Sophie’s Choice

Plot: A mother has to choose between her son and her daughter

I was feeling hospitable, so invited two of my friends over to join me for the next film in my Streep marathon; the same two friends who had mistaken her for Glenn Close. They’re lucky I still acknowledge their existence.

It wasn’t until the film had started that I awkwardly realised that I had invited my friend and his Eastern European girlfriend to watch a film about a man, his friend and his Eastern European girlfriend. Thankfully the adorable mispronunciation of words is the only thing Sophie and my Baltic friend have common (Ask her to say ‘video’ and try not to resist impulsively ‘Awwww-ing’ when she responds ‘wideo’).

I remember the last time I watched this film, it was at least six years ago with my housemate in my draughty student bedroom. After the final scene with Sophie’s face fading into the Brooklyn skyline as Stingo reads Emily Dickinson’s ‘Ample Make This Bed’, we retreated to under my duvet and held each other silently. Hearing the music from the final scene still sets my lip quivering.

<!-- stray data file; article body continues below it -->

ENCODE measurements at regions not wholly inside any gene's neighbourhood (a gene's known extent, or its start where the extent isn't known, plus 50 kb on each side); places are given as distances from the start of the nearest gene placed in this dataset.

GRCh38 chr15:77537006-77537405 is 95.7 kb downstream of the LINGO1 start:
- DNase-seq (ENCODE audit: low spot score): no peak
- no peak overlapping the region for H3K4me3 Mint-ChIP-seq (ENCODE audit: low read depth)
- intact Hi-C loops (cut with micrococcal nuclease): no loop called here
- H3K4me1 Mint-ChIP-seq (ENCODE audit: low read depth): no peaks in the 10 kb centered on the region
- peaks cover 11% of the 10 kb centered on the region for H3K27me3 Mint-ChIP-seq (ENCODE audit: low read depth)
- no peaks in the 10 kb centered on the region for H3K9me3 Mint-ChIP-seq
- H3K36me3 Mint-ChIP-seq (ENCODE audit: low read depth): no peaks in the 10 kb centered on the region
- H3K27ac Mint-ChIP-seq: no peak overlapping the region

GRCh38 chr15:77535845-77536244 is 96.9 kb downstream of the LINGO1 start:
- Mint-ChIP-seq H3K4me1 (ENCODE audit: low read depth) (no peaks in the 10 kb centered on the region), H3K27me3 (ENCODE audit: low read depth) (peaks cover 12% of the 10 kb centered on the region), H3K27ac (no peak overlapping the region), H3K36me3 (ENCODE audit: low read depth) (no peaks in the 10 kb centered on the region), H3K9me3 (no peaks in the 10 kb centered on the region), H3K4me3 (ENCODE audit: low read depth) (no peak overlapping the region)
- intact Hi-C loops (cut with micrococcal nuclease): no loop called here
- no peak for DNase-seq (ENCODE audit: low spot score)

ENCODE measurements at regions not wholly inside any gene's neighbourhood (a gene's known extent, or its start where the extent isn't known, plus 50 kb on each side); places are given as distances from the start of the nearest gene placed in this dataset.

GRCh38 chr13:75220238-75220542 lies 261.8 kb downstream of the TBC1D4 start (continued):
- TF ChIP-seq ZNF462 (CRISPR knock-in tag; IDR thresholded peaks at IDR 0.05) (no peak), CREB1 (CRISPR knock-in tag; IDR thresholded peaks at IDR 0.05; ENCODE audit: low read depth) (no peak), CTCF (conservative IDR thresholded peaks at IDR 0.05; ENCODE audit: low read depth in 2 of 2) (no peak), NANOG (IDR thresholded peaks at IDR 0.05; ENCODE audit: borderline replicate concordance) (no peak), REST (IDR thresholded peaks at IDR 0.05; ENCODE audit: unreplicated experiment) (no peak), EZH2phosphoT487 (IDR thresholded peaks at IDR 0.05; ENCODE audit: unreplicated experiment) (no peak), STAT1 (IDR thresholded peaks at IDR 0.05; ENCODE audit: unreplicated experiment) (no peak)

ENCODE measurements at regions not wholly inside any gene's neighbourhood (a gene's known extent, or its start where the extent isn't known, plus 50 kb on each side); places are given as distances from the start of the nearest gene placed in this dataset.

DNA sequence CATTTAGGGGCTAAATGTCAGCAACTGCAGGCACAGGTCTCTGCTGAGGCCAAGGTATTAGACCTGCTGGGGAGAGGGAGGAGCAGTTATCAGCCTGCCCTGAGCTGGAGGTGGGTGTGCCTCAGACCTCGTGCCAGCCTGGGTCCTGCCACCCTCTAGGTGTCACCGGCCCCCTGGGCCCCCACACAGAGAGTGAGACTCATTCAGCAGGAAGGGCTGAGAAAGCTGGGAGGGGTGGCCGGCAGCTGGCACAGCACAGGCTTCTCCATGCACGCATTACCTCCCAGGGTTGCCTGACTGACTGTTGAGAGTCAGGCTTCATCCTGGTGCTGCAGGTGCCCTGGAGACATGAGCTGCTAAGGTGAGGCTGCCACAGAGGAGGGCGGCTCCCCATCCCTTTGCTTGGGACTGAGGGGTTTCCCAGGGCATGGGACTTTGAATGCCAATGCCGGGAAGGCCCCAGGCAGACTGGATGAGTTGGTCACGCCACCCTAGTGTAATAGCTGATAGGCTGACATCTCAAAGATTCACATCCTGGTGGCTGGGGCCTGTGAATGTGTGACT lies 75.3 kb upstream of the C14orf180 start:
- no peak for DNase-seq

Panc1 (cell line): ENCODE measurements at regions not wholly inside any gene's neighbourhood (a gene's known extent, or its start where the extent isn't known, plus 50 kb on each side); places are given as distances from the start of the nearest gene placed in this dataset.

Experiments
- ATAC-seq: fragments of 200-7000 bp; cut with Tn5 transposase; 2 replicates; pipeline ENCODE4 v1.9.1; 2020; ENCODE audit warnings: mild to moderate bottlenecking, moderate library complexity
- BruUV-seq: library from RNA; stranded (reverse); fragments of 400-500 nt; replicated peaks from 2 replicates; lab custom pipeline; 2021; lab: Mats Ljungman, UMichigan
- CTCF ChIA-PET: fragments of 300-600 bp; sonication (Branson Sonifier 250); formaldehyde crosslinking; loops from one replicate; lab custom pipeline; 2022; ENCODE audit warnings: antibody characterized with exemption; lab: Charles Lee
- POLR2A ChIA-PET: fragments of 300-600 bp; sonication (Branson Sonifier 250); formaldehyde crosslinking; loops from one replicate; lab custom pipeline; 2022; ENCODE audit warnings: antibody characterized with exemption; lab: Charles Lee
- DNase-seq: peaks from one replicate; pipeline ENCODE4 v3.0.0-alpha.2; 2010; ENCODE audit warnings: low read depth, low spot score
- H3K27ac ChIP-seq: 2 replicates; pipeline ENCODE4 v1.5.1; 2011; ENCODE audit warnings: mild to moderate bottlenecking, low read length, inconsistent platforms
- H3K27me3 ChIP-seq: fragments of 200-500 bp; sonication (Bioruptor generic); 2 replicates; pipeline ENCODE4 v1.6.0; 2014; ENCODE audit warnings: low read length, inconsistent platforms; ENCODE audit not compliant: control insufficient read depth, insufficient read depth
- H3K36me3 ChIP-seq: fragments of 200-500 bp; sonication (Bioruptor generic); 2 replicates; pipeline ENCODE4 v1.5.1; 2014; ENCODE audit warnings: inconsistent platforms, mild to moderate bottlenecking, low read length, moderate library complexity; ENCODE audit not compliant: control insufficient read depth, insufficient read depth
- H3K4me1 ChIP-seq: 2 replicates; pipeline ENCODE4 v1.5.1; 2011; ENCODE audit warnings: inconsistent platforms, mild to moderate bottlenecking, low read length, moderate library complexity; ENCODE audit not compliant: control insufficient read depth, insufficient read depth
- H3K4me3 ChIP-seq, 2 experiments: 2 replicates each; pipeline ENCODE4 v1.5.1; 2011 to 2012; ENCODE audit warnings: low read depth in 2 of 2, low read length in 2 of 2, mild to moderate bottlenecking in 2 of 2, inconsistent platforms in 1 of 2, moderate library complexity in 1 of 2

It is a beautiful film, one of my favorite of Meryl’s and of films that don’t feature her in the cast, a foreign concept in this year of serial Streep-ing. While it is best remembered for the pivotal and traumatic choice scene, Meryl’s performance throughout is one of her best (and was enough to win her the Best Actress Oscar in 1983). Her flawless Polish accent was just one of the components in transforming herself into the fragile, world-weary Sophie.

I let go the rage and sorrow for Sophie and Nathan… and for the many others who were but a few of the butchered and betrayed and martyred children of the Earth. When I could finally see again, I saw the first rays of daylight reflected in the murky river. This was not judgment day. Only morning; morning, excellent and fair.

– Stingo

The single problem that I have with this film’s popularity, and the book it is based upon, is how the phrase ‘Sophie’s Choice’ has now filtered into common usage. Like when Dermot O’Leary likens Simon picking between two no-hopers on The X Factor to choosing which of your children should be sent to their death. Or even worse, this restaurant in Sidcup named after the film. Ah yes, I fancy eating a soggy Croque-monsieur in an eaterie named after a harrowing Holocaust flick. No. Shut it down.

After the film, we spoke about developments in our friendship group – good, and the Nazis – not good. I suggested we power through till 2am with a viewing of Schindler’s List but they didn’t seem too keen. As they walked out the door, I asked what Meryl film we should watch next.

“101 Dalmatians,” she said.

5/5

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